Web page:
360|Flex conferences are well known for their openness and transparency, they even tell you how much they make! In that spirit, speakers at 360|Flex Atlanta started to share their session survey results.
I received my results for 360 San Jose, and I'll share them with you. A lot of people told me during the rest of the conference that they enjoyed the session, so I was hoping to get good numbers in the survey ;)
There are some funny comments, such as this one:
She was fantastic. So small, but knows so much!
I think that is the proof that size does not matter :)
or this one, for the question, Were the slides useful?
Yes, and she was really friggin hot.
Most people found the session to be entertaining and fun, but you can get in trouble if you make fun of the atendees:
I know she was joking, but she might've offended some of the people who asked questions [...]
If I did offend anyone, please accept my apologies. I'll try to be more tactful next time. I only recall one occasion where I made a joke and it could have sounded that I was dismissing the question (it was not my intention). He did ask more questions, so I don't think he was offended.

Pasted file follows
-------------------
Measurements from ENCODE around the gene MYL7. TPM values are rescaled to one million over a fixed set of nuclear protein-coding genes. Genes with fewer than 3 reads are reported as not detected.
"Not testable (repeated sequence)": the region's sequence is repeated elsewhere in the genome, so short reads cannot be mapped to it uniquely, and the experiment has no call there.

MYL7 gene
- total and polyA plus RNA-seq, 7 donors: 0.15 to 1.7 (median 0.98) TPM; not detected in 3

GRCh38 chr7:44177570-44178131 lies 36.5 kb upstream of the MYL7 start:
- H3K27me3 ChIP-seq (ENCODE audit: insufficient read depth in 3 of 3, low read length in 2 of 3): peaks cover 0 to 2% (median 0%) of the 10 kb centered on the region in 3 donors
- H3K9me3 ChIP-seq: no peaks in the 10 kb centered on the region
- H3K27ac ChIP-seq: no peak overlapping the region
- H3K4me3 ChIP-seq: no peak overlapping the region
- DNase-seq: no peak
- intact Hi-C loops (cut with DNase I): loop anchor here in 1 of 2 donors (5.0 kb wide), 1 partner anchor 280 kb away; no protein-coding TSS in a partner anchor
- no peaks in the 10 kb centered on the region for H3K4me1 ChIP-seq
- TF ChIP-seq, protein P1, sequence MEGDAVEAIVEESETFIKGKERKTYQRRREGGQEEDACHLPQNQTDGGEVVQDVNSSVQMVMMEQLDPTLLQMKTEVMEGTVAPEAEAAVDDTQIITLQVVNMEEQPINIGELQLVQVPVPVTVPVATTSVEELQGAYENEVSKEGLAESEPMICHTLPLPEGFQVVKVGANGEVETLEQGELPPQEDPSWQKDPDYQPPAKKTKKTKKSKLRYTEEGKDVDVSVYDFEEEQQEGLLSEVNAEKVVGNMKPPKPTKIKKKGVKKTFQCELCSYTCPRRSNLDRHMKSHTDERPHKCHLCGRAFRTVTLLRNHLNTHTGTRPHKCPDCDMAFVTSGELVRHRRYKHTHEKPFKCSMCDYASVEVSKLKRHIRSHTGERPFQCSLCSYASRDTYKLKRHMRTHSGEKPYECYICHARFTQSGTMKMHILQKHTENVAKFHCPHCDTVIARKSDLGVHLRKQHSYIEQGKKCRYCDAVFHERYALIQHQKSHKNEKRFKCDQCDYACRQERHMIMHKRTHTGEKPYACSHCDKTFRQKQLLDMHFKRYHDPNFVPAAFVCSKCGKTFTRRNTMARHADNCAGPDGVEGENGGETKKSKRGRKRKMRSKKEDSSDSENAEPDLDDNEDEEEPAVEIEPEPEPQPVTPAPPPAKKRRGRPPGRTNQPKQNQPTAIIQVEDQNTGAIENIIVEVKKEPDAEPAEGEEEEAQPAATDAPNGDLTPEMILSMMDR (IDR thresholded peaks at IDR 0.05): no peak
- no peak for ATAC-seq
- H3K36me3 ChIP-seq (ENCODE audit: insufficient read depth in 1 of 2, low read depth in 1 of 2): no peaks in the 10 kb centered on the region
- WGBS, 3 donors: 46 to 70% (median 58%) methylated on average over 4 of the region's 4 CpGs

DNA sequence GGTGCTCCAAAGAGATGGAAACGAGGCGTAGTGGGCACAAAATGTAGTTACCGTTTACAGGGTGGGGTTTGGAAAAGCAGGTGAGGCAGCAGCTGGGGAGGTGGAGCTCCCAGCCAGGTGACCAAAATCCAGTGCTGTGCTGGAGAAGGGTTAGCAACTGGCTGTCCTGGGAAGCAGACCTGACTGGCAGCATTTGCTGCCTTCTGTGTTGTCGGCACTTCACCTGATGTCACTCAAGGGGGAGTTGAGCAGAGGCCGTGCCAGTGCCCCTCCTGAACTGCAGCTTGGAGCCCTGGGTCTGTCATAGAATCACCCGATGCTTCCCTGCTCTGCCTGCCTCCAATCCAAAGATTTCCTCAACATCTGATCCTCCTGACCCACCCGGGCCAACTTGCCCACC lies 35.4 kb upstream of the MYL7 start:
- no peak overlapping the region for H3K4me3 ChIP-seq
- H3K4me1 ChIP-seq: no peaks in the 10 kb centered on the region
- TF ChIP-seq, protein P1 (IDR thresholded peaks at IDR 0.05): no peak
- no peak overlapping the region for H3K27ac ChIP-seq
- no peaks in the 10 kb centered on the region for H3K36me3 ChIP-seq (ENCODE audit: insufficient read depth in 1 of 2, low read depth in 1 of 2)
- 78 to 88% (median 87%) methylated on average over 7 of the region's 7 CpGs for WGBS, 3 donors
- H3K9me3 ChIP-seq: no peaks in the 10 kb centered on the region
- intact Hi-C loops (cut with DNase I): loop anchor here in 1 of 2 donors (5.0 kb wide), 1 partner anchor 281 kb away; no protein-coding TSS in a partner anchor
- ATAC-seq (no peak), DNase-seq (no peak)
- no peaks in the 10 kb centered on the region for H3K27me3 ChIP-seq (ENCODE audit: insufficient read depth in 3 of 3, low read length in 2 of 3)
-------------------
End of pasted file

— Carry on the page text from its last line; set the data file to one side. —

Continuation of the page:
I am still glad people did laugh at the silly things I said, since I am normally a very shy person, and pretty serious in real life. I am also glad that I didn't get polarized responses such as somebody saying it was "great" and the next saying it was "terrible" because that's the worst feedback you can get, since it doesn't help you.
I actually enjoy giving presentations, though it requires me to prepare a lot. I am of the idea that if you don't prepare, it shows, and it doesn't give a good impression. If I am showing Mate, the impression people will get about Mate will not be good because I was not able to communicate. I also aim to inspire people. Giving a code-heavy session while being able to inspire is not an easy task. Neither is giving a code-heavy session and be able to maintain the dynamic of the talk. I get really impatient as attendee in slow sessions, so my goal is to keep the audience interested and engaged, be it by showing pictures, telling jokes, or simplifying the code to the most essential elements necessary to understand it. From the comments, I think I did achieve it, but if you have any suggestions for improvement, let me know!
Read the survey results